Insight Property Group is not only the developer behind the Buchanan School project, it is also behind the Apollo H Street project at 600 H Street, NE, a mixed use project with 432 rental apartments and retail that will feature the H Street Whole Foods.

During last night’s meeting, one attendee – Gary Petersen, Chair of the Capital Hill Restoration Society Zoning Committee – issued a note of caution, speculating that the new residential market on Capitol Hill is becoming “oversaturated.”

Asked for additional comment, Peterson elaborated, “The number of people moving into the District has dropped below what it was six months ago.  The developers near the ballpark in SE have gone through a bust and are now slapping up apartment buildings as fast as they can.  Everybody is racing to get their building done so they can get it rented up.”

He pointed to the 673 unit project at 1333 M Street, SE; the 158 unit Hine project; and the 81 unit Buchanan School development and said, “I doubt there’s enough demand to fill all these places.”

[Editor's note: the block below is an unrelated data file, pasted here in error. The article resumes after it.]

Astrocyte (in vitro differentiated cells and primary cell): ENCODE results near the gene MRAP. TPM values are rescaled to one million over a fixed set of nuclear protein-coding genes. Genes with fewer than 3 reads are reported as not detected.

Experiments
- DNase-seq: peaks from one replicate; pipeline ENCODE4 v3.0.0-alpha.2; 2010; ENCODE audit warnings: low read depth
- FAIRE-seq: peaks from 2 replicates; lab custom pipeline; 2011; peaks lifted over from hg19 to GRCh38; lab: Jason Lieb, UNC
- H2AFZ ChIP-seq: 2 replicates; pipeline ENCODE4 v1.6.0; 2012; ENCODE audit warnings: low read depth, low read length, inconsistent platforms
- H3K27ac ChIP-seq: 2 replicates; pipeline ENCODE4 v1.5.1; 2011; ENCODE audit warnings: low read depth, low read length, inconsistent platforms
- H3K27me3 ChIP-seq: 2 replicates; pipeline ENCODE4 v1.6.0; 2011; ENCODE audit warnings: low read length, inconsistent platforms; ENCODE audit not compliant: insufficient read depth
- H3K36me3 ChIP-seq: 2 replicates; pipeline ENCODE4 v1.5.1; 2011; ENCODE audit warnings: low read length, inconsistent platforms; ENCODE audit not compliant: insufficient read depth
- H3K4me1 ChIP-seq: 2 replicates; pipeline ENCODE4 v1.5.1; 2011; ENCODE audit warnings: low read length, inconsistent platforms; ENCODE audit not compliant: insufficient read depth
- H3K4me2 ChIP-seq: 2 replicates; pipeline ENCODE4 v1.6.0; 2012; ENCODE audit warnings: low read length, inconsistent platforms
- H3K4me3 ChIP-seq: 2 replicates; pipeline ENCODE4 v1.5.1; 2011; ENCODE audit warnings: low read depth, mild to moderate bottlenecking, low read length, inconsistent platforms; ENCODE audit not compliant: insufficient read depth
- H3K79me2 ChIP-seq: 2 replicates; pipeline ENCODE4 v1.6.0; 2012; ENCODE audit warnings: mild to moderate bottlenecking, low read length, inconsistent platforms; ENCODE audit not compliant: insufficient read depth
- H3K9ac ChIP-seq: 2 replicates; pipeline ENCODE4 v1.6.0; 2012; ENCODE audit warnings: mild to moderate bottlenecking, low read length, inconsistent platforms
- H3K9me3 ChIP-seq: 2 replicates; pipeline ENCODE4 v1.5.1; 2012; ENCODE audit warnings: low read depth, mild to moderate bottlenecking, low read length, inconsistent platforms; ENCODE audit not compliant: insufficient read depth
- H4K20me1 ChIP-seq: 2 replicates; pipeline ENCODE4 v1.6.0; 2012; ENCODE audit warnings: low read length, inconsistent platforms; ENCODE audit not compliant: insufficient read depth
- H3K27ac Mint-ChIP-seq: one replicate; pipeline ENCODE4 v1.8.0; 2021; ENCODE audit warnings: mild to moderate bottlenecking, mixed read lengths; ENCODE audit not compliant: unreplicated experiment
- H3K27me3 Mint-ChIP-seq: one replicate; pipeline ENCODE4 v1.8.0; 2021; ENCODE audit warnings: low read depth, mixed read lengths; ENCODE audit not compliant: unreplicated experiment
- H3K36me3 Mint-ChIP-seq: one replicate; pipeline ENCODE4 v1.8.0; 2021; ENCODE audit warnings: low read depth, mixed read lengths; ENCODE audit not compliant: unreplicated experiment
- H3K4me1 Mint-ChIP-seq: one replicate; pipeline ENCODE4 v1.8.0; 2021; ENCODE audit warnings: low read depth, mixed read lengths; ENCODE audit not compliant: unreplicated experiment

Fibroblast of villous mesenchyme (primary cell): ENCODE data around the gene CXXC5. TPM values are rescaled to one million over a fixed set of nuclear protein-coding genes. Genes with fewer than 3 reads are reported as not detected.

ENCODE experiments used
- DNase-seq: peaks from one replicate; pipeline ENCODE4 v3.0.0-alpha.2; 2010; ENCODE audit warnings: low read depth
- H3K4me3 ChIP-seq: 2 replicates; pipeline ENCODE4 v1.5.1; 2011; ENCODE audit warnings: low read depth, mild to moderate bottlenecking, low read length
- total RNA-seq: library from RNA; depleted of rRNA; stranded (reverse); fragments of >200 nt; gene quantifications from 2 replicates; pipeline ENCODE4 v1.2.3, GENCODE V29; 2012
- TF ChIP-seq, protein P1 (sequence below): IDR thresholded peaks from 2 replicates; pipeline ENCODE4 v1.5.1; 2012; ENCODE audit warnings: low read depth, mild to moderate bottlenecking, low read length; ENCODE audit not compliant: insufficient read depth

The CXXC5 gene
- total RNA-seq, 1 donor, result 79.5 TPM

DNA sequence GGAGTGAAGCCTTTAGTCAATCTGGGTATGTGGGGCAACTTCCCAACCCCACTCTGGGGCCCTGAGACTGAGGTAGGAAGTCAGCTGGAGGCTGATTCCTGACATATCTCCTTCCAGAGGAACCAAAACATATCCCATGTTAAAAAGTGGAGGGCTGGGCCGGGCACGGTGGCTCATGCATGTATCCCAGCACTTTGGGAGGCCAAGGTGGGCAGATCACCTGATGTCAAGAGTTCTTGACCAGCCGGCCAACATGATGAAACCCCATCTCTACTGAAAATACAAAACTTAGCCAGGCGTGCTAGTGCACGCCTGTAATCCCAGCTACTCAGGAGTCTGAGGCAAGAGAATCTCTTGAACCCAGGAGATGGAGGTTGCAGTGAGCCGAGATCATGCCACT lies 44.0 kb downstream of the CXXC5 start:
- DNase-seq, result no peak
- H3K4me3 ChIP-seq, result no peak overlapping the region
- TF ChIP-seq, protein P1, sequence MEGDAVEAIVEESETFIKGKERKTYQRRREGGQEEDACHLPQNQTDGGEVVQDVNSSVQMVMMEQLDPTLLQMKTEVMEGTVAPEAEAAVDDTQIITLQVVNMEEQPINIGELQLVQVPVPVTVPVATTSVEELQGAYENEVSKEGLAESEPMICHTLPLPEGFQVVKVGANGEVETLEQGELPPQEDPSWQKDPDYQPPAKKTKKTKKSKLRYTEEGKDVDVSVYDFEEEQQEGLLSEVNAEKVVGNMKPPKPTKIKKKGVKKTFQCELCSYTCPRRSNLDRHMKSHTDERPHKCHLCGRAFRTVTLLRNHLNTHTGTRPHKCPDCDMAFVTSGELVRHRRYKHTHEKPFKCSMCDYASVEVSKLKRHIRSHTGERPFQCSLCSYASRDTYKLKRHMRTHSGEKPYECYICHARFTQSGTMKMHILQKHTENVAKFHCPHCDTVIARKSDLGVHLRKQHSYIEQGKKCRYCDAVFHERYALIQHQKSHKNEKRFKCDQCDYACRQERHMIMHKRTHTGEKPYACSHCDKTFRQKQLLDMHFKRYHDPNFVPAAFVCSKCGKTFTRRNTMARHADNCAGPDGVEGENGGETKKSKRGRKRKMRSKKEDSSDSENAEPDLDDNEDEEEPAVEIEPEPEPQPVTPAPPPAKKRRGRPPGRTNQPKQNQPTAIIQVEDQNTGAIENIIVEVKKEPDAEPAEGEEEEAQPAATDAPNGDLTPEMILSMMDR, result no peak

(In addition, there is Goldstar’s 41 unit building at 1500 Pennsylvania Avenue which is just about to start marketing units, Donatelli/Blue Skye’s 354 residential unit building near Stadium Armory Metro stop on Reservation 13, a possible new mixed retail/residential Frager’s building, and the the Boys and Girls Club on 17th Street, SE.)

Peterson says if a project is not currently in the pipeline now, “it begins to look iffy.”  Specifically, he pointed to the two proposed projects near the SE Safeway and the one at 1401 Pennsylvania Avenue, SE – although he noted that the last has filed a PUD application.  Peterson predicted that not all of these will get built.

As this was being posted, CHC received the following comment from Trent Smith of Insight Development Group:

Thank you for reaching out. We are under contract on the Bowie’s trash and Signature Collision sites and are studying the possibility of redeveloping the sites into a multifamily community. We are still early in the planning process and are anxious to engage the community with more details soon. The proposed project would be four stories plus some residential basement and penthouse space. The current concept has approximately 160 units made up of 1, 2 and 3 bedroom homes.

 We look forward to working with you and the community on this opportunity in the near future.